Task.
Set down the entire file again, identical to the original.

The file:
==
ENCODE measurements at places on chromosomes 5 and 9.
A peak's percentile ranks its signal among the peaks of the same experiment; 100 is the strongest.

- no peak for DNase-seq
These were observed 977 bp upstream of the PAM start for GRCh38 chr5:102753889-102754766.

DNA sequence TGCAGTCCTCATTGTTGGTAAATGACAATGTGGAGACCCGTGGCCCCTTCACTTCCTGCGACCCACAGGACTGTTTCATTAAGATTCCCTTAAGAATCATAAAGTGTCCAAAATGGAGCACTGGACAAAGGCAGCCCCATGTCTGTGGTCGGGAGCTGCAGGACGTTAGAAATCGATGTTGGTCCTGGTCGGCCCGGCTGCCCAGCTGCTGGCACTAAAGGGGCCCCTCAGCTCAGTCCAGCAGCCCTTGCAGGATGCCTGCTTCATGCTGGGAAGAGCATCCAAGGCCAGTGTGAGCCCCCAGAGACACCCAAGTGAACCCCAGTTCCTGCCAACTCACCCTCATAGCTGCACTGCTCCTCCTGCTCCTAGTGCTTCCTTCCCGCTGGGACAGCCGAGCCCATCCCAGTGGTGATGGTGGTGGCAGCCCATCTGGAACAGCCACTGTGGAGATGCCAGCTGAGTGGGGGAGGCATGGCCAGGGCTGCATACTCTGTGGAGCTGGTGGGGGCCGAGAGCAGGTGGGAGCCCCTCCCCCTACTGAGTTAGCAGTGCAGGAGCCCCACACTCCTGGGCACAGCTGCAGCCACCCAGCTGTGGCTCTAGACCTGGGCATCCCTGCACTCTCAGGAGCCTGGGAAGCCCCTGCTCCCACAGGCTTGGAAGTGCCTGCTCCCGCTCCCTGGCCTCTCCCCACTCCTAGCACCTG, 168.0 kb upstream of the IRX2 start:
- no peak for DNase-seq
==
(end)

ENCODE measurements at places on chromosomes 5 and 9.
A peak's percentile ranks its signal among the peaks of the same experiment; 100 is the strongest.

- no peak for DNase-seq
These were observed 977 bp upstream of the PAM start for GRCh38 chr5:102753889-102754766.

DNA sequence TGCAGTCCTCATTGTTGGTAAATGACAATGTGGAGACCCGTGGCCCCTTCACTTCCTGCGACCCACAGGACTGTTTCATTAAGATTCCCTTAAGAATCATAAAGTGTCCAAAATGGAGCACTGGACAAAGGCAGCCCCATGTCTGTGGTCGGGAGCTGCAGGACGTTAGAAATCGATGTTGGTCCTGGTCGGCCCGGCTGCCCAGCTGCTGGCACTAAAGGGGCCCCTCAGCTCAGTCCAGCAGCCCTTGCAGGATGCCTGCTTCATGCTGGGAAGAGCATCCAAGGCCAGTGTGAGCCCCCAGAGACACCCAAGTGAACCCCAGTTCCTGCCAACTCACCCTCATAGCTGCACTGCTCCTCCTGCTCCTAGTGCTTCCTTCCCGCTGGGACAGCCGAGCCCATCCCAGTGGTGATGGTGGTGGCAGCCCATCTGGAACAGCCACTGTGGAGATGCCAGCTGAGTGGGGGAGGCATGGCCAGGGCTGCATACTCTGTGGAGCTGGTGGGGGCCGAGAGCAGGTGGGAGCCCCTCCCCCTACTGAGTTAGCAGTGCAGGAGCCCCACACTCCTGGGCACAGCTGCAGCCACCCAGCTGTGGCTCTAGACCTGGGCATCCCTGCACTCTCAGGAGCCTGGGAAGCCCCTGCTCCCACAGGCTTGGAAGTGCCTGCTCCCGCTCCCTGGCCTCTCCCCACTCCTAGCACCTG, 168.0 kb upstream of the IRX2 start:
- no peak for DNase-seq